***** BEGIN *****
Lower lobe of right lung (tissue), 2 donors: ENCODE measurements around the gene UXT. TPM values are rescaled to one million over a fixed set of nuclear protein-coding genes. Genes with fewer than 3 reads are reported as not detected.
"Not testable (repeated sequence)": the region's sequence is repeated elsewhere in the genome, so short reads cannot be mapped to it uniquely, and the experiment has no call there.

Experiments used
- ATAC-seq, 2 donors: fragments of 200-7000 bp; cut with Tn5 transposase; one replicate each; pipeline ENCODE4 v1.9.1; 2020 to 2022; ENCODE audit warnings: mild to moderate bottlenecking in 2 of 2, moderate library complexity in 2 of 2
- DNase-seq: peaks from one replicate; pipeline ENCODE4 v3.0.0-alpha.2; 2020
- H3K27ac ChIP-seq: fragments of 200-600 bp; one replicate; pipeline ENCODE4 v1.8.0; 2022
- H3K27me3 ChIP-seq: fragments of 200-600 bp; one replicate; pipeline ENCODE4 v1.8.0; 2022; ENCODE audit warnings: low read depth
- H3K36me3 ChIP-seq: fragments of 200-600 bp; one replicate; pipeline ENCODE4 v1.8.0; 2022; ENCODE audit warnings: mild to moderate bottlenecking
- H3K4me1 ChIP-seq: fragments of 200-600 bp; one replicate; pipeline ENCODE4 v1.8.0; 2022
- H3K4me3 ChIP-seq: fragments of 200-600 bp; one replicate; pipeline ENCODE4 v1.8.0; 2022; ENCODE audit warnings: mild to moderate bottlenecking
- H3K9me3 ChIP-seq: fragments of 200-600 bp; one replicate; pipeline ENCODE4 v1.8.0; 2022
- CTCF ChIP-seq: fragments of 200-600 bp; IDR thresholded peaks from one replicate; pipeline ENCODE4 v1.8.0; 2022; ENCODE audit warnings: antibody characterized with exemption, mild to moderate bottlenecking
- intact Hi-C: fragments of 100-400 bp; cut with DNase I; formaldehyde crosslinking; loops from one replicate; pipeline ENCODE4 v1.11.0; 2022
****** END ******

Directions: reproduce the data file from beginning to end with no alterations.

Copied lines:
Lower lobe of right lung (tissue), 2 donors: ENCODE measurements around the gene UXT. TPM values are rescaled to one million over a fixed set of nuclear protein-coding genes. Genes with fewer than 3 reads are reported as not detected.
"Not testable (repeated sequence)": the region's sequence is repeated elsewhere in the genome, so short reads cannot be mapped to it uniquely, and the experiment has no call there.

Experiments used
- ATAC-seq, 2 donors: fragments of 200-7000 bp; cut with Tn5 transposase; one replicate each; pipeline ENCODE4 v1.9.1; 2020 to 2022; ENCODE audit warnings: mild to moderate bottlenecking in 2 of 2, moderate library complexity in 2 of 2
- DNase-seq: peaks from one replicate; pipeline ENCODE4 v3.0.0-alpha.2; 2020
- H3K27ac ChIP-seq: fragments of 200-600 bp; one replicate; pipeline ENCODE4 v1.8.0; 2022
- H3K27me3 ChIP-seq: fragments of 200-600 bp; one replicate; pipeline ENCODE4 v1.8.0; 2022; ENCODE audit warnings: low read depth
- H3K36me3 ChIP-seq: fragments of 200-600 bp; one replicate; pipeline ENCODE4 v1.8.0; 2022; ENCODE audit warnings: mild to moderate bottlenecking
- H3K4me1 ChIP-seq: fragments of 200-600 bp; one replicate; pipeline ENCODE4 v1.8.0; 2022
- H3K4me3 ChIP-seq: fragments of 200-600 bp; one replicate; pipeline ENCODE4 v1.8.0; 2022; ENCODE audit warnings: mild to moderate bottlenecking
- H3K9me3 ChIP-seq: fragments of 200-600 bp; one replicate; pipeline ENCODE4 v1.8.0; 2022
- CTCF ChIP-seq: fragments of 200-600 bp; IDR thresholded peaks from one replicate; pipeline ENCODE4 v1.8.0; 2022; ENCODE audit warnings: antibody characterized with exemption, mild to moderate bottlenecking
- intact Hi-C: fragments of 100-400 bp; cut with DNase I; formaldehyde crosslinking; loops from one replicate; pipeline ENCODE4 v1.11.0; 2022